This painting reminds me of the “olden days.” Simpler times and uncomplicated people. A time in which I would have loved to have lived. Grow your own veggies and fruits. Hunt your families meat. Make your own clothing. Create from scratch or barter for other of life’s necessities or luxuries. Build your own hooch in the jungle or on the river. Live your life in as simple a manner as possible. I don’t know if it was ever really like that, but, it’s a nice fantasy.
We have made life much too complicated in modern times. We have created Governments to free us and provide security, etc. But! Have we freed ourselves? Are we truly secure? Governments are created and forced on people no matter their preference to have or to not have them. In modern times, the people have grown so dependent on governance that we have no semblance of true independence. No idea of true free will. I don’t know if this is good or bad. What have we as choices in America? Democrats with their independence diminishing entitlements programs and Republicans with their parasitic, blood sucking big business. I’m inclined to believe that both are enemies of the people. Both enemies of freedom and free will. We have allowed our independence for which the founding fathers paid a blood price to be whittled away until it is no more than a mere shadow of it’s former self. We have sold our freedom so that we might shuffle up to the trough of Democratic entitlements or 9-5 slave waging for Big Business. It seems to me at times that we are no more better off than the serfs of the Middle Ages. Certainly, we are fatter and we live longer. But, to what end? To what end.
At any rate, this is my favorite painting of those that I purchased in Vietnam. I bought this in Hanoi in the old French Quarter not too far from the Hanoi Hilton. Hanoi was amazing to me. It was another world. I roamed the streets for hours. Hired both a moto-taxi and a Sampan to tool me around during my two day visit. I took a tour of the infamous Hanoi Hilton with it’s pictures of John McCain and John Kerry. It’s a horror show inside as it was a French Colonial and Vietnamese house of horror and torture. The prison was built by the French Colonial Government and used to hold and interrogate political prisoners until the French withdrawal after their defeat at Dien Bien Phu. The Ho Chi Minh government then took control of it and used it to hold American POWs as well as Vietnamese POWs, political dissidents and others who opposed the communist governement. Only a small part of the oringial compound remains. Still, it is an interesting tour. One can wait in line for an hour or so and view the body of old Uncle Ho. No cameras allowed, though. Take a 15 minute ride on a sampan and view his house and Capital building. Venture over to the War Museum with it’s grotesque displays of human tragedy and war propaganda.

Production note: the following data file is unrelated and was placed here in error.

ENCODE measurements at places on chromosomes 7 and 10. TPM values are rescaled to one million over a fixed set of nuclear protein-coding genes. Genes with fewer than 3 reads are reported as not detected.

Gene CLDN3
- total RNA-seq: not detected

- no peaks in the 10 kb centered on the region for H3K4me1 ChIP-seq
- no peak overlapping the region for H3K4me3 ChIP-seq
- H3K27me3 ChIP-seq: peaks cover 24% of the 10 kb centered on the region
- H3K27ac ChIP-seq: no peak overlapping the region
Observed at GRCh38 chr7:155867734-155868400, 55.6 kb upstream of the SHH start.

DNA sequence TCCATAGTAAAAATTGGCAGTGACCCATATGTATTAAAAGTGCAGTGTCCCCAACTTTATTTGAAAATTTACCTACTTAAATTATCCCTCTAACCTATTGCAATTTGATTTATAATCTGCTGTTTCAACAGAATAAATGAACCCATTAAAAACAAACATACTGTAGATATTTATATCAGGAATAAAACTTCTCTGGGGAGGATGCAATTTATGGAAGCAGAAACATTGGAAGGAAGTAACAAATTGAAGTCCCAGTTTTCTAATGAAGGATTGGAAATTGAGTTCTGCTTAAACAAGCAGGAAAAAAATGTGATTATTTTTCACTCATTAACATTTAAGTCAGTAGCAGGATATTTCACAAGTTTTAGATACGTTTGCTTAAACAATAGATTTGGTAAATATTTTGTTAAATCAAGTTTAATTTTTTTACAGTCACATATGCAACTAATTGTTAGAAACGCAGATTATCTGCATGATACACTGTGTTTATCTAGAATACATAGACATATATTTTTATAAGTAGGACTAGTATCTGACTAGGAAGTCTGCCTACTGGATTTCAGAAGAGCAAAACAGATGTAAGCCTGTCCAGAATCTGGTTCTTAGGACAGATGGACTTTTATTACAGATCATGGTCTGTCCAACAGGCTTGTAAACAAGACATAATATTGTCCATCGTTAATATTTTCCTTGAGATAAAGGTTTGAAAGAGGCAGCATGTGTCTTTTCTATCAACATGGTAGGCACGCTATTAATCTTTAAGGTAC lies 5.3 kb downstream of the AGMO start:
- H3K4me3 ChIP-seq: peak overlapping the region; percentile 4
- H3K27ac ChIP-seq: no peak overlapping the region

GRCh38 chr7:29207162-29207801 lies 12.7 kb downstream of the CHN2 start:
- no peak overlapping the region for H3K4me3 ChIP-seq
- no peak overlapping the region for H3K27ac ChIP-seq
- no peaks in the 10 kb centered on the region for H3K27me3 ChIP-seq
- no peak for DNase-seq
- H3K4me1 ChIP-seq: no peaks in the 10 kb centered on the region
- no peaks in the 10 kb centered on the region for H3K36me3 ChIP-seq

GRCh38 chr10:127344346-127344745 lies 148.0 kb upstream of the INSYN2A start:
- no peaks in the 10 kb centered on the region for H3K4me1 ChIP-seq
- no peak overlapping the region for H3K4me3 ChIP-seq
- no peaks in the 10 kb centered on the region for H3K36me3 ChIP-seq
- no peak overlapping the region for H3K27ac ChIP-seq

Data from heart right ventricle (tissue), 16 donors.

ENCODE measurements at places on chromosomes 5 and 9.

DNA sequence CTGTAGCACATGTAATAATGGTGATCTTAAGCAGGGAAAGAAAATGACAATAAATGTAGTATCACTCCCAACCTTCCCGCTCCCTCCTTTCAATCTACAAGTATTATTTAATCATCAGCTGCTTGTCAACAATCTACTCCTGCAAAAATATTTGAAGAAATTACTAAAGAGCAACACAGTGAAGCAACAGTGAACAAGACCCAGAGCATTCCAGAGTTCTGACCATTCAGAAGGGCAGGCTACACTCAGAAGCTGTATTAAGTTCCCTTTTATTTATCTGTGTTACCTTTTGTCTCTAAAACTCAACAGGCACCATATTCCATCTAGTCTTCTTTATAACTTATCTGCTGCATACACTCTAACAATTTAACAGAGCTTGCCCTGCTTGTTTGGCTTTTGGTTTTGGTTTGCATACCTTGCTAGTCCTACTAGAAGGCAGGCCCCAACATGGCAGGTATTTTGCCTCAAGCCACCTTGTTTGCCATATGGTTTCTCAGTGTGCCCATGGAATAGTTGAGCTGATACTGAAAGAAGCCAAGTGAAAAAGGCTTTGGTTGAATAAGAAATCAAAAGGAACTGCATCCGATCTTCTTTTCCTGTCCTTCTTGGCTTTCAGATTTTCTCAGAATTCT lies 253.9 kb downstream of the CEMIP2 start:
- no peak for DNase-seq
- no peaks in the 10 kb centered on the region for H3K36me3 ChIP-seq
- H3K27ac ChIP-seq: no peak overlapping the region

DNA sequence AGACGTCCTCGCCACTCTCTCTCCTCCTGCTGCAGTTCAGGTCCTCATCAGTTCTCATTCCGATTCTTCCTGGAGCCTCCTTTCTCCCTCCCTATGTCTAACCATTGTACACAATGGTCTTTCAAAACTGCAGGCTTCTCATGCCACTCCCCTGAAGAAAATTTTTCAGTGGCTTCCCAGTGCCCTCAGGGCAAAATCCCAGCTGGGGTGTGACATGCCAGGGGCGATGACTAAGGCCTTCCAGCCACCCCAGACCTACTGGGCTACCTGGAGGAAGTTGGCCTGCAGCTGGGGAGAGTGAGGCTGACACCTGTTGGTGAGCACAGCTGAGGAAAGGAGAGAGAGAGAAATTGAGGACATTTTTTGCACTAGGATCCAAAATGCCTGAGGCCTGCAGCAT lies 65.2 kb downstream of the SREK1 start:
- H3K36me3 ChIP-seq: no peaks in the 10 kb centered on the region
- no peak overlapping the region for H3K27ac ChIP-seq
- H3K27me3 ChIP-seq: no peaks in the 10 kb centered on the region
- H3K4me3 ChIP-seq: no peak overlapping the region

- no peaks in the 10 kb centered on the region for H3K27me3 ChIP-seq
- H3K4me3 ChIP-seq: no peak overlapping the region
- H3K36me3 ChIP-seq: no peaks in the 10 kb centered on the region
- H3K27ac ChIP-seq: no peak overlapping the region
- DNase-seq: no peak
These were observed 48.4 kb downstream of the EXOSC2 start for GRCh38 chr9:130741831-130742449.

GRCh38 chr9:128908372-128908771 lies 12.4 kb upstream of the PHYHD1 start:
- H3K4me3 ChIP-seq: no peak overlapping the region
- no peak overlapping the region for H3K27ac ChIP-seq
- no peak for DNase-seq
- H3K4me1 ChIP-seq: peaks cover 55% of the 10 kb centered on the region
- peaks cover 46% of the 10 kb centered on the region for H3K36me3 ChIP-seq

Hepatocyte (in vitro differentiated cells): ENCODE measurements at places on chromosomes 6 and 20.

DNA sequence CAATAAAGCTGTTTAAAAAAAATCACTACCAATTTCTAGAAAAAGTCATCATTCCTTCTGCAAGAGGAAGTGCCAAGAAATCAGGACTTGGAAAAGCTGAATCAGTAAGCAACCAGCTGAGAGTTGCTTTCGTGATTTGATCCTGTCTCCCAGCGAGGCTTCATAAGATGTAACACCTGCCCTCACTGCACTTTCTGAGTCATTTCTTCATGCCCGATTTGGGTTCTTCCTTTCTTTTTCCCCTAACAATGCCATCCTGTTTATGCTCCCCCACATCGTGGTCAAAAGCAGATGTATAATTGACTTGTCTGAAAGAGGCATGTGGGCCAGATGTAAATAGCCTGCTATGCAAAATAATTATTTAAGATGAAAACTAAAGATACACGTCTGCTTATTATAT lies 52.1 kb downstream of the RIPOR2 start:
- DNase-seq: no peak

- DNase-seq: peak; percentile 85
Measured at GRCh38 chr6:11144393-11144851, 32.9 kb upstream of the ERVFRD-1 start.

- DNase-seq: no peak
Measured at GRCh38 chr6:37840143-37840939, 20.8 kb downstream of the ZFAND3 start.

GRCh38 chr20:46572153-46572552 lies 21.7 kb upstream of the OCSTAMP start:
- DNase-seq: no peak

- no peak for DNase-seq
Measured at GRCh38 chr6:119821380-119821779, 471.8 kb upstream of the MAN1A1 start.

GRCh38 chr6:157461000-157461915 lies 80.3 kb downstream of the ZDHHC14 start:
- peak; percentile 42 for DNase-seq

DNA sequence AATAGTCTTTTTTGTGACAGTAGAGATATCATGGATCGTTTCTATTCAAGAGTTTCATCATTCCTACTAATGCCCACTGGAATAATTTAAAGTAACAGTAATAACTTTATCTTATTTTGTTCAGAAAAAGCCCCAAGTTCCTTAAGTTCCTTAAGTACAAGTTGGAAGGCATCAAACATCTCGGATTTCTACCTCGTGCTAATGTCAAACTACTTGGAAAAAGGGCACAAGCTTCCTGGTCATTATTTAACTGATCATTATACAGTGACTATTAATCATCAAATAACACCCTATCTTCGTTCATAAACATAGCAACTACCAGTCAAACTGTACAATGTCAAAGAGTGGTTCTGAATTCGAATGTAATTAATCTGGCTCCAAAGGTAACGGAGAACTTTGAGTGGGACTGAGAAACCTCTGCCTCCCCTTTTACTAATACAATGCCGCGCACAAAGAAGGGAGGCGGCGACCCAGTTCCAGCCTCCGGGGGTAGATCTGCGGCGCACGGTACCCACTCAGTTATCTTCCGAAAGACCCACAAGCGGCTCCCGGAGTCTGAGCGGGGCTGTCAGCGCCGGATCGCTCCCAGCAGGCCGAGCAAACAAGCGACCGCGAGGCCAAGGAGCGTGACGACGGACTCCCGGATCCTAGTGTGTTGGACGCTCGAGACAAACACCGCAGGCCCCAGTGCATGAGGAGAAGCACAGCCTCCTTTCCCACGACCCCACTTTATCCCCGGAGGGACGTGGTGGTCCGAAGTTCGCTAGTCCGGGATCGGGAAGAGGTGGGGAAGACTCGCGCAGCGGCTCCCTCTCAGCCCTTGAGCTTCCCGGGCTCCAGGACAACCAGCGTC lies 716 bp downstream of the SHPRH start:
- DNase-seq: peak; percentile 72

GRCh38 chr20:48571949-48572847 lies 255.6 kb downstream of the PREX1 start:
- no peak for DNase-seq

Some of the damage that America wrought 30 years ago in Hanoi is still evident. One can still see the bomb craters here and there around town and in the country side. Even so, the Vietnam people have mostly moved on. Leaving the war behind as best they could and a bit better than we did. I’m sure there are many wounds that are yet to heal. But the people whom I met welcomed me and were generous in their hospitality towards me–the visiting American.
Traveling on the Mekong, one sees women much like this lady washing their hair over the river. Rinsing their hair with a bucket or a bowl. Early in the morning. Sometimes through a foggy haze…it’s quite beautiful. A mesmerizing site.
Something wonderfully peaceful about such a scene to me. I can’t quite explain it.
I got her framed at Deck the Walls in Oxmoor Mall in St Matthews Mall in Louisville, Kentucky. My old Kentucky Home. And she hangs in my parents house while I’m over here in Afghanistan.